Charlotte police: Keith Scott was warned to drop gun
North Carolina officers repeatedly warned an armed man to drop his gun before fatally shooting him, a police chief said after a night of protests.
Keith Lamont Scott left his car with a handgun when officers opened fire, Charlotte-Mecklenburg Police Chief Kerr Putney said during a news conference.
Mr Scott, a 43-year-old black man, was shot by a black officer and died at the Carolinas Medical Center.
His death sparked violent protests overnight, leaving 16 officers injured.
Chief Putney said Mr Scott first got out of the car with a gun and got back in when officers directed him to drop his weapon.
As he got out again, he said, officers shot him.
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"It's time to change the narrative, because I can tell you from the facts that the story's a little bit different as to how it's been portrayed so far, especially through social media," he said.
Chief Putney added that officers did not find a book at the scene, contradicting claims by Mr Scott's family that he was reading a book in his car when he was shot.
He added while it was evident Mr Scott was armed, it was unclear whether he was pointing the weapon at officers.
Officer Brentley Vinson, who has been with the force for two years, has been placed on administrative leave over the incident.
Charlotte police were looking for a different suspect to serve a warrant at a block of flats when Mr Scott was killed, police spokesman Keith Trietley said.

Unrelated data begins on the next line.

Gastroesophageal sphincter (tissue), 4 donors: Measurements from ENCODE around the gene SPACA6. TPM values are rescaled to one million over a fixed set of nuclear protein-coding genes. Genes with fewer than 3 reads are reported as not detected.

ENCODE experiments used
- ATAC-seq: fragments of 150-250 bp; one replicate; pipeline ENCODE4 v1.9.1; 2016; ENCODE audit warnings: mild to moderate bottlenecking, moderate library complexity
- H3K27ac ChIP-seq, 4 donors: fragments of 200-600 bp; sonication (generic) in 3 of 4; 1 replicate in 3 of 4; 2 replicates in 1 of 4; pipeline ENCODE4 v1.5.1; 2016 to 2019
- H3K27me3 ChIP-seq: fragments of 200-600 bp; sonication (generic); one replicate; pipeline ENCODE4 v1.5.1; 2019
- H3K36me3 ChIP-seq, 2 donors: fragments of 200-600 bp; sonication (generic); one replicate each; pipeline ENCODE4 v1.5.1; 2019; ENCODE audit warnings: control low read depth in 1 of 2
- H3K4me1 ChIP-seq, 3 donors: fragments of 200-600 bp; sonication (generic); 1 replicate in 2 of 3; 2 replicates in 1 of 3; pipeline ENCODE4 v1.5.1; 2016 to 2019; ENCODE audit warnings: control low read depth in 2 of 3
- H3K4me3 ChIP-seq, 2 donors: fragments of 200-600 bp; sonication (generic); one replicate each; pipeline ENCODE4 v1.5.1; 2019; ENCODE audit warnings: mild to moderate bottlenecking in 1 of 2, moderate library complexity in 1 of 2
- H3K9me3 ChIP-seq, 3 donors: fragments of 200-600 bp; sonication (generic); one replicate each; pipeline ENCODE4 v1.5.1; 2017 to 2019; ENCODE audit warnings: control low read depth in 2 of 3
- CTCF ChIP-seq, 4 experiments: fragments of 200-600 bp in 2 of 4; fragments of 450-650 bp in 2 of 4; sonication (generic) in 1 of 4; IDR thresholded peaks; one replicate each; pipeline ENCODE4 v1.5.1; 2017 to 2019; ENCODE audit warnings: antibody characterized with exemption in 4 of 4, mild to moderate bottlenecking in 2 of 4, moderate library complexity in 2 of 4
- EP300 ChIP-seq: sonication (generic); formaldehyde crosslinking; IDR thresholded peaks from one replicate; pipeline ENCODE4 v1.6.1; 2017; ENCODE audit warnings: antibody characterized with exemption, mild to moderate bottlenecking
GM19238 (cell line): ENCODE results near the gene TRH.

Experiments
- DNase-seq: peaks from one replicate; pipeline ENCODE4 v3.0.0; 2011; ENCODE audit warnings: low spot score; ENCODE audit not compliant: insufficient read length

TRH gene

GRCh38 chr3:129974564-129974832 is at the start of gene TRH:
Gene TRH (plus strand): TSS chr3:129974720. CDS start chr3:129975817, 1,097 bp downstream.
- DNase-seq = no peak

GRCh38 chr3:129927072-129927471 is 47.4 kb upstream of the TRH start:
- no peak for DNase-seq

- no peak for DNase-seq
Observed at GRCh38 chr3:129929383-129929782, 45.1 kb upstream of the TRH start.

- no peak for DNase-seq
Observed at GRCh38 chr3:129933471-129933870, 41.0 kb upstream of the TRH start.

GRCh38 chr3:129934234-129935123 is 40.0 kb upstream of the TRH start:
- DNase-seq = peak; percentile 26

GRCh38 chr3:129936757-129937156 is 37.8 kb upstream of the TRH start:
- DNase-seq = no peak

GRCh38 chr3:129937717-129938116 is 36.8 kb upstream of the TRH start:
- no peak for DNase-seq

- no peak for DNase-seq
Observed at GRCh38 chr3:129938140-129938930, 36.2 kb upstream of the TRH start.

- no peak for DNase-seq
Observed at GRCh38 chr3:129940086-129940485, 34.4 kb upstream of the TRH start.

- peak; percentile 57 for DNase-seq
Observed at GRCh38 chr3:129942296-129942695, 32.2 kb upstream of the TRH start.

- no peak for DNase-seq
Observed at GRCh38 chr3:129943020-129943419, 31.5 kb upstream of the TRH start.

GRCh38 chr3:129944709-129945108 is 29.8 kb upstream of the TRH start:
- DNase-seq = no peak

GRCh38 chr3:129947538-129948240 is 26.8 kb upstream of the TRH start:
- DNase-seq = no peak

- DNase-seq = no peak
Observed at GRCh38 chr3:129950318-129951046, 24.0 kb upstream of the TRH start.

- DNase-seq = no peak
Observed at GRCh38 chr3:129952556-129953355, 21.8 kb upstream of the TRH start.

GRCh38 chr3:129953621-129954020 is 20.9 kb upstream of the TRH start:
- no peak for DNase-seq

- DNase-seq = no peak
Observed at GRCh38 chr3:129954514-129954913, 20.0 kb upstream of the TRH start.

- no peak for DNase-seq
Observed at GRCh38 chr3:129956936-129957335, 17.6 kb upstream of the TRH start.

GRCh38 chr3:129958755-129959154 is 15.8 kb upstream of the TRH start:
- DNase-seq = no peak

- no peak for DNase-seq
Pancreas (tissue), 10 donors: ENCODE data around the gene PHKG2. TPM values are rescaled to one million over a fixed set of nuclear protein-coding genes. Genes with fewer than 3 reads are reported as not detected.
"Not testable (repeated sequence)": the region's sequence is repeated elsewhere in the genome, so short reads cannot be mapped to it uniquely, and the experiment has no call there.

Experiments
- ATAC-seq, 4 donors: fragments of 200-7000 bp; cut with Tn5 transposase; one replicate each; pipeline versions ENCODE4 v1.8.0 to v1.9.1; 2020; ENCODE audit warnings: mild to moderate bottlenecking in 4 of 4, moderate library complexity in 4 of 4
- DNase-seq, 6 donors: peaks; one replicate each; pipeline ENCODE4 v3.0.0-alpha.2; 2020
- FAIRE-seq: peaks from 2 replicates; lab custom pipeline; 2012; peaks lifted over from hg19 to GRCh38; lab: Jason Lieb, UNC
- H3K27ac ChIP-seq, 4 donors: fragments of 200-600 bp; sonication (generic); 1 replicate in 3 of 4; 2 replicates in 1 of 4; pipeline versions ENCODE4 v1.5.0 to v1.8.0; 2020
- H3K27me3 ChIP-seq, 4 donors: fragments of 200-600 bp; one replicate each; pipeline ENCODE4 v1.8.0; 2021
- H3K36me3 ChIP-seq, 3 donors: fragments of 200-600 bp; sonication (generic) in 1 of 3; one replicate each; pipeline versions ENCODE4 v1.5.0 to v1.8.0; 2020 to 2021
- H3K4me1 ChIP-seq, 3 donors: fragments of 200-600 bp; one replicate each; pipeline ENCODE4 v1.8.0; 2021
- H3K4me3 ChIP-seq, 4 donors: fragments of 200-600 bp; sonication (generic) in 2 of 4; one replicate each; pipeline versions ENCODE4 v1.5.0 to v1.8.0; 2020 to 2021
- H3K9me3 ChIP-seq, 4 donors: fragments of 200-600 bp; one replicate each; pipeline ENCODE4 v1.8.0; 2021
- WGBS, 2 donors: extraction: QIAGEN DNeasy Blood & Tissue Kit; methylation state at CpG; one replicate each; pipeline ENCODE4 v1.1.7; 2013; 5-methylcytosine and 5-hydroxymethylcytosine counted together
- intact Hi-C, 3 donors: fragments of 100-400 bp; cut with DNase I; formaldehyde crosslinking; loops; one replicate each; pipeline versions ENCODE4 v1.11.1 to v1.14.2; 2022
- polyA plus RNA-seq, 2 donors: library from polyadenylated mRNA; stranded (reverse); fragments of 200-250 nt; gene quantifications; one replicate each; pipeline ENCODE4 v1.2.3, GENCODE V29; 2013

When police saw Mr Scott leave the car with a gun, they deemed him as a threat and opened fire.
He died later in hospital.
At a subsequent news conference of black leaders, a Nation of Islam leader called for an economic boycott of Charlotte.
BJ Murphy said: "We don't got nothing to lose."
Mayor Jennifer Roberts, meanwhile, called for calm after protests convulsed the city overnight.
Police used tear gas on dozens of protesters and arrested one in the unrest, which shut down part of Interstate 85.
Following the shooting, a woman who claimed to be Mr Scott's daughter posted a video to Facebook saying her father was unarmed and had a disability, the Charlotte Observer reports.
She claimed Mr Scott was unarmed and reading while he was waiting for his son's school bus and was struck with a stun gun before being shot four times.
Police have not responded to her claims and her account could not be immediately verified.
The protests came a day after police in the city of Tulsa, in Oklahoma, said a black man they had killed on Friday was unarmed.
The North Carolina and Oklahoma incidents are the latest in a string of police shootings that has gripped the US and led to mounting racial tensions across the country.
Mr Scott's family plans to hold a news conference later on Wednesday in the area where he was shot.